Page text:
Why ESG is shades of green, not black and white

Rob Morgan explains why investing according to environmental, social and governance principals is highly complex and will inevitably come with trade-offs and nuanced judgements.

| 5 min read

Responsible and sustainable investing has grown significantly over the past decade with the amount invested in environmental, social and governance (ESG)-labelled funds now approaching $2trn worldwide. This is likely to continue as investors increasingly demand to do environmental and social good as well as secure decent returns. Continued growth is also going to be vital in solving many of the world’s most pressing issues from climate change to inequality.

It is also entirely rational to invest with ESG issues in mind. A thorough ESG analysis can highlight key risks and be useful to all investors, even those who don’t have non-financial goals. Businesses that don’t address key environmental and social concerns or pay attention to governance issues could be unsustainable in the long run and in the short term are more likely to suffer negative publicity or even a customer backlash.


While ESG principles can be straightforward at a high level, things can quickly get complex the further you dive into them. Lots of issues are subjective and many things are hard to measure precisely. For instance, the carbon intensity of a company may be straight forward on one level (its own carbon dioxide emissions) but what about the emissions that are associated with its supply chain and the consequences involved in the use of the product it produces? A single data point taken across different companies, especially those in different jurisdictions, may not always give a meaningful or common-sense result. There are often different ways to measure the same thing, and they don’t always agree.

It’s also unfair to compare a company in one industry with another. For example, a concrete producer is going to have a higher environmental impact that a financial services intermediary, but there is little alternative to using concrete to build things, and as it has such a big impact improvements in the way concrete is produced could have a significant effect. On-site environmental improvements at a financial services firm won’t move the needle in the same way. Different things matter to different industries, which tends to be referred to as ‘materiality’ – in other words what really matters towards sustainable goals.

ESG ‘ratings’

One starting point for asset managers is the ‘ratings’ allocated to companies by agencies such as MSCI, the provider our research team at Charles Stanley use. These tools consider companies according to their industry and assign a variety of ESG scores, weighted by the materiality of their impact, and aggregate them to produce an overall average score.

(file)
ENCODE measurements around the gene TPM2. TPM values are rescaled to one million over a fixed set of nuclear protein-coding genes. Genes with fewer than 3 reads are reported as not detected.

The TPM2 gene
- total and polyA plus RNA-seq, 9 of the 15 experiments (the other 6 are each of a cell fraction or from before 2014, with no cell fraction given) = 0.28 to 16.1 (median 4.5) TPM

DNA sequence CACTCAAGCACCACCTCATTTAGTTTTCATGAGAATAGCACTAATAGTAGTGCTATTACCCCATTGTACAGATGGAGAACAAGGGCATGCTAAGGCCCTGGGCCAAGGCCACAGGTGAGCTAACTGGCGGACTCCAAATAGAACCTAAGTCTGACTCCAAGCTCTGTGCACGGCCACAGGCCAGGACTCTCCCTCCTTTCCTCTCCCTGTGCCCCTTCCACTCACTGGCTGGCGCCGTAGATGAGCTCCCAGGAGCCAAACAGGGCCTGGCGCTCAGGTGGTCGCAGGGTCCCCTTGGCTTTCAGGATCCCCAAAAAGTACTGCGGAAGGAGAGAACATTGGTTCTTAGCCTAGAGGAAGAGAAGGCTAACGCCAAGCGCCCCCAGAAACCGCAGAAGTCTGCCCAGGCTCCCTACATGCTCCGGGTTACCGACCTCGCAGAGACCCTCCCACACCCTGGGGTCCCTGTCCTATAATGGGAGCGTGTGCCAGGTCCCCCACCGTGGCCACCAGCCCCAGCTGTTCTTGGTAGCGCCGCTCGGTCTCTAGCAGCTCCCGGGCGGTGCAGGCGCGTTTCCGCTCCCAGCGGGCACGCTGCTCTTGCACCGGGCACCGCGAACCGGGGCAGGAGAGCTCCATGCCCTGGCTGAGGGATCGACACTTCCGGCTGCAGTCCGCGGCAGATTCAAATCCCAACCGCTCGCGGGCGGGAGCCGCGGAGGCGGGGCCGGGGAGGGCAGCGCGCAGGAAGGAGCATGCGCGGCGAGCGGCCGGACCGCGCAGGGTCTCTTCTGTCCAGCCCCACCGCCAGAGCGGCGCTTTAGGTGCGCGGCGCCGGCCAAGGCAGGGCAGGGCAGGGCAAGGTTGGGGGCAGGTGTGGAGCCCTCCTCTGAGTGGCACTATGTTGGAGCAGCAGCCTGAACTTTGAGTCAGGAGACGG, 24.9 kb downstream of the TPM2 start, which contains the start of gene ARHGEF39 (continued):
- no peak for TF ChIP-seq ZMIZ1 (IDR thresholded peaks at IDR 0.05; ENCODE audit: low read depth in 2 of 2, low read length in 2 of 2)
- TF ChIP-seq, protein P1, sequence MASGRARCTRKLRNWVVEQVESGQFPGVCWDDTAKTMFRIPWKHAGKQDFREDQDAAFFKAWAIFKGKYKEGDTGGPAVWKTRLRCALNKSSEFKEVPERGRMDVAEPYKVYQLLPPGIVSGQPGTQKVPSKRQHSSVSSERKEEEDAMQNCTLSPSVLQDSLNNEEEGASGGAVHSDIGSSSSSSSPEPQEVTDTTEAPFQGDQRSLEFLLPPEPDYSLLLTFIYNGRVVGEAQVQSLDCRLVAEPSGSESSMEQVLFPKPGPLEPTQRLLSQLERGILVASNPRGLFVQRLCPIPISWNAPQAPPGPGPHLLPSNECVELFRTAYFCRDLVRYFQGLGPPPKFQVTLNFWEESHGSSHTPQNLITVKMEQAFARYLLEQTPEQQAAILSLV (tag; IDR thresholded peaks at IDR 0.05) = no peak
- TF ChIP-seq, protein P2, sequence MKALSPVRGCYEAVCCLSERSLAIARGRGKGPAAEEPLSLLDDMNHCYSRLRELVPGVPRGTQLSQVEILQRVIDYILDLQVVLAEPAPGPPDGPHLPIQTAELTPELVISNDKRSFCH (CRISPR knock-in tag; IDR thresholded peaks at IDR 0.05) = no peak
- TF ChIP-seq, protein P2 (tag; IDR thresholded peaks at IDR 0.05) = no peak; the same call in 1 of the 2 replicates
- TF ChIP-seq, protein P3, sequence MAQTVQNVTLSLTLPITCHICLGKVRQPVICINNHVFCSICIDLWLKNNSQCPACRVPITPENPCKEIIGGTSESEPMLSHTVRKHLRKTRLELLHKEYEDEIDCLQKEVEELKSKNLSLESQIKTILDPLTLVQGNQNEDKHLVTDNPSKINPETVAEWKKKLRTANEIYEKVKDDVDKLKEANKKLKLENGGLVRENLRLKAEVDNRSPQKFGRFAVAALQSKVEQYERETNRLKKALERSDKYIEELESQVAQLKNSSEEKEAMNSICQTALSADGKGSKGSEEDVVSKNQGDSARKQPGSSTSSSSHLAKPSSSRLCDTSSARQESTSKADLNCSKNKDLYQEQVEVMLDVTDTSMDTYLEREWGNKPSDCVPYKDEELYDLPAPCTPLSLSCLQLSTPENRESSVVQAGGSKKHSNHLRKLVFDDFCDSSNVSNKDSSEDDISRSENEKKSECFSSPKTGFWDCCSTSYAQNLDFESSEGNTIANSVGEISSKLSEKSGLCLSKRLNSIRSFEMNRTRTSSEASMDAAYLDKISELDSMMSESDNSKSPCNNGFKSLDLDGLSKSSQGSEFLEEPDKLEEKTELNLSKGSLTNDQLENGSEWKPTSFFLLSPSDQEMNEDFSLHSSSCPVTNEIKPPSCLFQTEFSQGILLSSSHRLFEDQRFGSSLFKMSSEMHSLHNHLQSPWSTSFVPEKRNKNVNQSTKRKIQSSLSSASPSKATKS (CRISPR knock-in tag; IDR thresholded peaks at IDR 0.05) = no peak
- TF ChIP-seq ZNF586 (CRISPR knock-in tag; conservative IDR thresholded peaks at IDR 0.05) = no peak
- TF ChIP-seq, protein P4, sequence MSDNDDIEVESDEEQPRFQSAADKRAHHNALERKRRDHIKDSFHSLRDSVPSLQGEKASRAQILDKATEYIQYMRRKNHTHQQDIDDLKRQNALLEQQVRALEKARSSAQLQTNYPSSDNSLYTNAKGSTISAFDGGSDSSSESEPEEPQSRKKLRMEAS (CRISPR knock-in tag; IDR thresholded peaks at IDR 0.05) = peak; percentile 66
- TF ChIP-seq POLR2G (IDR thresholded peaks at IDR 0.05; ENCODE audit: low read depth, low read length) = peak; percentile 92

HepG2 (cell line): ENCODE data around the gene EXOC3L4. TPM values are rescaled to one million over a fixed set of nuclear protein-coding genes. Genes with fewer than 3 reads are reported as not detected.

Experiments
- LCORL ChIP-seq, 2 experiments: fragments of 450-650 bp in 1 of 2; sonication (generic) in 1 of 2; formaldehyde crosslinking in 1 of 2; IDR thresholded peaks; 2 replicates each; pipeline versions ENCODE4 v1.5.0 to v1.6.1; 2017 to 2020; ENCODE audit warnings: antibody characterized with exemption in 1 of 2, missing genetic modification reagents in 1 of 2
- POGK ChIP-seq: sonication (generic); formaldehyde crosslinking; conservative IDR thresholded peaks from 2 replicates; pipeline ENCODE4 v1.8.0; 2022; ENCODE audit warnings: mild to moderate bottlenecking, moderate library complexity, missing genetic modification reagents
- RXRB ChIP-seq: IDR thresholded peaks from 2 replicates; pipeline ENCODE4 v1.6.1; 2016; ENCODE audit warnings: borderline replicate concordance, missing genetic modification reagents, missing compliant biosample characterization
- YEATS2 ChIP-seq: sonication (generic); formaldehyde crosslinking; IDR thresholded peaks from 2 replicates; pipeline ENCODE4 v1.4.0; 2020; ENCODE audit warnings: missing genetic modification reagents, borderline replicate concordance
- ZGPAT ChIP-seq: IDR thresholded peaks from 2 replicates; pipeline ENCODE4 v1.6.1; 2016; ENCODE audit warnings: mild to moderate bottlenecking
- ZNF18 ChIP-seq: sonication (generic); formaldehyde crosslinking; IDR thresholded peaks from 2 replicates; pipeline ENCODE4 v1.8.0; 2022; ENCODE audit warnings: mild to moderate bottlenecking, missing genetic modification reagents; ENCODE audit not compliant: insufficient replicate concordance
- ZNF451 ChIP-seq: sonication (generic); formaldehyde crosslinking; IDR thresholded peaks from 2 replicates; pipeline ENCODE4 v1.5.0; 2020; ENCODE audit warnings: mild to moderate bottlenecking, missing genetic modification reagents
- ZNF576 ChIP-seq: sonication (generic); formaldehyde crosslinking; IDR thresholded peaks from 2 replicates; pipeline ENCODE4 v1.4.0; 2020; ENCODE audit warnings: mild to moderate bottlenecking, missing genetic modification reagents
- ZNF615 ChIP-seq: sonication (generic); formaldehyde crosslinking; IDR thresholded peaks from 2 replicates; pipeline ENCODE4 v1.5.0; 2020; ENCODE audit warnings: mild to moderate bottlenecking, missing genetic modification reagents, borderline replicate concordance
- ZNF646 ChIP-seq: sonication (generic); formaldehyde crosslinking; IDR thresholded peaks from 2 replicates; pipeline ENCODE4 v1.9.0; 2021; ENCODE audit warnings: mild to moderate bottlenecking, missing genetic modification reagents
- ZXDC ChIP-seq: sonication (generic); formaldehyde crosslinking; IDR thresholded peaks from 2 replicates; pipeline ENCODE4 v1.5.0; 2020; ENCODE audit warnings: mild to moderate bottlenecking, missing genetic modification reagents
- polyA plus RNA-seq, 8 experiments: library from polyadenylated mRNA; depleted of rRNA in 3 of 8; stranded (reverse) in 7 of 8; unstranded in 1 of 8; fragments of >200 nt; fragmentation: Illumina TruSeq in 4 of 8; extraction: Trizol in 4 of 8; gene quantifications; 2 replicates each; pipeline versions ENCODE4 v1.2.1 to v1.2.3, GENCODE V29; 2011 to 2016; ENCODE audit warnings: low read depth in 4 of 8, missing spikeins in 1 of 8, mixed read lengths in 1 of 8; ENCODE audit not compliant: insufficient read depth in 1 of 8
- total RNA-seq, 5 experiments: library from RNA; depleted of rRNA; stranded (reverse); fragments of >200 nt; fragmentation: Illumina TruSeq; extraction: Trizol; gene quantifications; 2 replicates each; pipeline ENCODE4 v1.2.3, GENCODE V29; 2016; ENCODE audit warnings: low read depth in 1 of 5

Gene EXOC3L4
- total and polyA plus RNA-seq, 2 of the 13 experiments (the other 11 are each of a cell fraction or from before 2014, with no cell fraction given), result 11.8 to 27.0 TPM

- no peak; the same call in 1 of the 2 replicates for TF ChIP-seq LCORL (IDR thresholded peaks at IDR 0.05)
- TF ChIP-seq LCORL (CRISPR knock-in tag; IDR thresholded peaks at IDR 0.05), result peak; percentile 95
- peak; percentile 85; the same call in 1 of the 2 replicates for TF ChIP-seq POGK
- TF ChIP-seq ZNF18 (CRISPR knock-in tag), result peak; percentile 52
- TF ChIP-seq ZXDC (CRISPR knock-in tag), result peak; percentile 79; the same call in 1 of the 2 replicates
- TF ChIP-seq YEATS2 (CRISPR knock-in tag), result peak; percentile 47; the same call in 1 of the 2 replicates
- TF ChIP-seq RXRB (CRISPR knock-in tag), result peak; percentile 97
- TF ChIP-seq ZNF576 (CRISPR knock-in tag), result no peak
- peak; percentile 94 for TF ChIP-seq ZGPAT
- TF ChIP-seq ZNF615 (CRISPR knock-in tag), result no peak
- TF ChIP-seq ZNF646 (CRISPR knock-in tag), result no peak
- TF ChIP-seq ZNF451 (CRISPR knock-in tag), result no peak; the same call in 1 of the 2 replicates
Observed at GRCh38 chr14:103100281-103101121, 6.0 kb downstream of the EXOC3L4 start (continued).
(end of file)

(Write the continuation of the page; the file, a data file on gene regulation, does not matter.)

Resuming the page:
There is no single, accepted methodology for calculating an ESG rating and many of the things they are trying to measure are subjective or intangible. This is particularly the case for some of the ‘S’ of ESG. While carbon emissions and diversity may be reasonably straightforward to measure, it is more difficult to assign a value to employee wellbeing or health and safety. Company reporting on some topics is also still in its infancy and not standardised.

MSCI’s ratings won’t therefore necessarily agree with others (indeed correlation between the scores from different agencies is often quite low) but they do highlight many key issues and provide a point of reference. Proprietary research may uncover other aspects, both positive and negative, surrounding a company’s activities that are either not captured at all by the ESG rating or ‘buried’ in average headline figures that span everything from climate change and biodiversity to health and safety and board diversity. Those appraising and managing assets must decide for themselves what is important and why.


Looking at investments through an ESG lens also results in lots of trade-offs, contradictions and even inconvenient truths. For instance, purely from a carbon emissions perspective, plastic bags are better than paper ones, but few would argue that increasing plastic use is a good thing. Electric cars use lots of metals, notably lithium which is often in mined in poor environmental and social circumstances, so what may be good for overall emissions could result in poor outcomes elsewhere. Looking at one metric – be it an ‘E’ and ‘S’ or a ‘G’ one, or indeed an overall score that averages the three, doesn’t tell the whole story.

This is why ESG is not black and white, but a multi-dimensional puzzle where the responsible investor must make nuanced judgements about a variety of issues using as much information as possible. The vast and growing amounts of ESG data available is welcome, but represents a starting point for the informed and pragmatic investor to use.

New to responsible investing? Take a look at our dedicated page on how to start your investment journey.

Nothing on this website should be construed as personal advice based on your circumstances. No news or research item is a personal recommendation to deal.

Why ESG is shades of green, not black and white

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